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Overcoming weight-loss fear

November 26, 2020

Losing weight can be scary. The same reasons you may have gained weight may be the same reasons you are scared to lose weight. If you’ve ever tried to lose weight, you know that it isn’t particularly easy. You may fear that you won’t be able to lose the weight or that you don’t deserve to lose the weight. 

The psychology of weight loss

Losing weight can be an overwhelmingly emotional process even before it begins, as body image is closely tied to self-confidence. It can a psychological process, as individuals analyze what made them gain weight in the first place. This analysis forces individuals to consider what is holding them back: their fears. Delving into your fears can be emotional.

The unknown

Individuals may fear what they will look like when they lose weight and how they will feel. They may worry about having loose skin or scars. Not knowing is uncomfortable, and people don’t always deal with discomfort well. They may feel as if it’s easier to stay the same, even if they aren’t living a healthy lifestyle. Change is scary, but it doesn’t have to be. 


You’ve seen it happen countless times when an overweight celebrity loses a significant amount of weight. They receive harsh criticism from some, while others who never liked them before praise them. Whether we always realize it or not, we fit into a specific role in friendships based on our appearance and sense of self. If that changes based on weight loss, it can cause some to fear losing weight in the first place. Just as individuals fear the unknown because it causes discomfort, individuals may fear weight loss because it will cause them to step outside of their comfort zone to embrace new experiences, like dating. Holding onto excess weight can feel like a protective barrier, and losing weight can welcome unwanted attention for women. 


While many fear they won’t be able to lose weight, or at the very least, maintain the weight loss, others fear that losing weight won’t provide them with the outcome they so desire. How many times have you heard someone say that they’ll be happy once they lose weight or that they’ll go after that promotion once they lose weight? This puts a lot of pressure on weight loss. People may fear that, even if they do lose a significant amount of weight, they still won’t be happy. That’s enough to make many people not even start the weight-loss journey.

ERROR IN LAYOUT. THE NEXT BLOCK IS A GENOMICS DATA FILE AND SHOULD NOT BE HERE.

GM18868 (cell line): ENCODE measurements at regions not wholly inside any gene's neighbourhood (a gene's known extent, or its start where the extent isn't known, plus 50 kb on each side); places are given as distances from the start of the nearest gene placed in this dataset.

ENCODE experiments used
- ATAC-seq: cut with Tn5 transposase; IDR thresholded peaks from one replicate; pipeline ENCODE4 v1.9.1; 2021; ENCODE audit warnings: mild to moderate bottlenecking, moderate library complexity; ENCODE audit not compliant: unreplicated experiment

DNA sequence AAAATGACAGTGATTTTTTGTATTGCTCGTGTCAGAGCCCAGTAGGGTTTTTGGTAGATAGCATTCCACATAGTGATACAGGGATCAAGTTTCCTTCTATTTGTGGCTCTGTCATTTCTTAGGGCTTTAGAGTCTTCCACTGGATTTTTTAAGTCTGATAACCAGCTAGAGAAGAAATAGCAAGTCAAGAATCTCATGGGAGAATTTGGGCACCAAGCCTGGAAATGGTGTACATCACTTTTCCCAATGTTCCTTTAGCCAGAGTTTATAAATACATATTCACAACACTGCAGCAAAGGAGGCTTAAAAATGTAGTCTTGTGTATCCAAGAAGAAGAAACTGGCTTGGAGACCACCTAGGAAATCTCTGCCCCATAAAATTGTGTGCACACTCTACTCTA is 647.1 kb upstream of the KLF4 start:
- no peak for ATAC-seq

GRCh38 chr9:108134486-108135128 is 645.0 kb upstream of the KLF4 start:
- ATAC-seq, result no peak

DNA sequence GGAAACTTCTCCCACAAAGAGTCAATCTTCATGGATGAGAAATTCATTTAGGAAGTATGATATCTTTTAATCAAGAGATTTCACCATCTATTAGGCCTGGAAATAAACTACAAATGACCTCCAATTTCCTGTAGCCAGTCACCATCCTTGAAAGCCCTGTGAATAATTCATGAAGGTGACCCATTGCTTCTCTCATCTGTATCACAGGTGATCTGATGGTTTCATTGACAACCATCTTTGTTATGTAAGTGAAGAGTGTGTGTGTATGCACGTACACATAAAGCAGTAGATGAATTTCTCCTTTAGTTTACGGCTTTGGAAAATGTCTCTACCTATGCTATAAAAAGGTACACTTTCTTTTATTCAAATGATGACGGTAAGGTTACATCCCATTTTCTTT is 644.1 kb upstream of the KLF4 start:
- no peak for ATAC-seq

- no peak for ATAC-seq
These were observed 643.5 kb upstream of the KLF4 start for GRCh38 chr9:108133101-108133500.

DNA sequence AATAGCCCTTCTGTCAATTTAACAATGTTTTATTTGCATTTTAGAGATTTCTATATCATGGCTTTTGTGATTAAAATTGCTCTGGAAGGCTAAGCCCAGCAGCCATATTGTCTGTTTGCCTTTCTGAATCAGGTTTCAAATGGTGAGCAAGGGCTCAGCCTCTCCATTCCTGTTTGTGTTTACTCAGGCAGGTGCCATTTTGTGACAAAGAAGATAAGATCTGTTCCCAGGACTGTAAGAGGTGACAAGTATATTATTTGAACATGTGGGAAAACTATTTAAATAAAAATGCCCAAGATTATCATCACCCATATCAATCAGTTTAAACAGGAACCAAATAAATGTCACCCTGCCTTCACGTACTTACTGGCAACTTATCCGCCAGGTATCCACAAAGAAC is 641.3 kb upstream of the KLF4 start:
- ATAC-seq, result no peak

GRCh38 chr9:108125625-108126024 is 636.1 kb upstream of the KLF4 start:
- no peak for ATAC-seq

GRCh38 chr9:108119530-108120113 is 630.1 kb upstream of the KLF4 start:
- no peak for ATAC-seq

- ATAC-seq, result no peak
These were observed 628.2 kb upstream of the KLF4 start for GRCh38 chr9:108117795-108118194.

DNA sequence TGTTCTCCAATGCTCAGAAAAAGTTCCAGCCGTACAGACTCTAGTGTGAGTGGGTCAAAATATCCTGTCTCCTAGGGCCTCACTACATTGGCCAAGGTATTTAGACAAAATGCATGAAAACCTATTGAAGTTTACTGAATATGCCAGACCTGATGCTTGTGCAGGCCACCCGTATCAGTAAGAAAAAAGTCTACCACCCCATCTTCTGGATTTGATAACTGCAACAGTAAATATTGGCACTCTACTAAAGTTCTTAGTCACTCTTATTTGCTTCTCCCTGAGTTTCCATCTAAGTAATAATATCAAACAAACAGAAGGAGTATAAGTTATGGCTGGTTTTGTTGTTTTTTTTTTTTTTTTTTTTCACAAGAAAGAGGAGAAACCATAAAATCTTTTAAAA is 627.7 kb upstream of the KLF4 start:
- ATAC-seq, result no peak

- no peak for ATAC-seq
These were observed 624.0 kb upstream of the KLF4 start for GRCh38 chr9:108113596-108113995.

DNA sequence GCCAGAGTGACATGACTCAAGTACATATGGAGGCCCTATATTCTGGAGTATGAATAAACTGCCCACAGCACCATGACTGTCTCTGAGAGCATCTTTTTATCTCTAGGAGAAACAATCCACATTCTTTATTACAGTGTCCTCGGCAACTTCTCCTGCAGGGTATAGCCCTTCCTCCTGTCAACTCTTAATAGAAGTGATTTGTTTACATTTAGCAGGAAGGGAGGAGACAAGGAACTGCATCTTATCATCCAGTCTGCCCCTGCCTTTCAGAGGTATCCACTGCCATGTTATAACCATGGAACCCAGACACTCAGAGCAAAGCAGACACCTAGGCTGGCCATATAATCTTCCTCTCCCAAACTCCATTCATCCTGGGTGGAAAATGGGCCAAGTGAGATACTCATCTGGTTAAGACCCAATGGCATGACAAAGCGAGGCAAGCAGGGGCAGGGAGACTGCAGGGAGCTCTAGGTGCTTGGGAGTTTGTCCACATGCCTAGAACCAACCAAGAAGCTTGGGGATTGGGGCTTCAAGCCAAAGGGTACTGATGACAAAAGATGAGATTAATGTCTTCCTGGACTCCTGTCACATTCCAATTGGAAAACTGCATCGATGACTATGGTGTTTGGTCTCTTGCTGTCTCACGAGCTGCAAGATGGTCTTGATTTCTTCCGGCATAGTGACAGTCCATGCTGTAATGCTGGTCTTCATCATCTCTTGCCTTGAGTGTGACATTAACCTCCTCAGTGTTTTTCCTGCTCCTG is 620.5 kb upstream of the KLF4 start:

Overcoming your fear

Before you start your weight-loss journey, take stock of your fears. What is holding you back? Keep a journal with a list of your fears, and monitor your feelings to help uncover some unconscious (and potentially unhealthy) habits. 

Weight-loss goals are great, but start with small, attainable goals. A huge goal can be intimidating, to the point where you may be too scared to even start. Think of small goals as small steps that will go far in a long journey. This will also help you make long-term goals. Far too often people lose weight, but don’t think about maintaining weight loss. They may search for a quick fix, rather than establishing long-term healthy habits. 

Finding a support system can help you overcome your fears as well. Learn more about finding a support system and how it can benefit you:

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Important Lap-Band® System Safety Information

The Lap-Band System is indicated for weight reduction for patients with obesity, with a Body Mass Index (BMI) of at least 40 kg/m2 or a BMI of at least 30 kg/m2 with one or more obesity-related comorbid conditions. It is indicated for use only in adult patients who have failed more conservative weight reduction alternatives, such as supervised diet, exercise and behavior modification programs. Patients who elect to have this surgery must make the commitment to accept significant changes in their eating habits for the rest of their lives.

The Lap-Band System is not recommended for non-adult patients (patients under 18 years of age), patients with conditions that may make them poor surgical candidates or increase the risk of poor results, who are unwilling or unable to comply with the required dietary restrictions, or who currently are or may be pregnant.

The Lap-Band System is a long-term implant. Explant and replacement surgery may be required. Patients who become pregnant or severely ill, or who require more extensive nutrition may require deflation of their bands. Anti-inflammatory agents, such as aspirin, should be used with caution and may contribute to an increased risk of band erosion.

Placement of the Lap-Band System is major surgery and, as with any surgery, death can occur. Possible complications include the risks associated with the medications and methods used during surgery, the risks associated with any surgical procedure, and the patient’s ability to tolerate a foreign object implanted in the body. Most common related adverse events include: Band slippage, pouch dilation, stoma obstruction, gastroesophageal reflux, esophageal dilation, cholelithiasis, incisional infection, abdominal pain, gastroenteritis, or nausea and vomiting may occur. Reoperation may be required. Rapid weight loss may result in complications that may require additional surgery. Deflation of the band may alleviate excessively rapid weight loss or esophageal dilation.

Important: For full safety information please click here or talk with your doctor.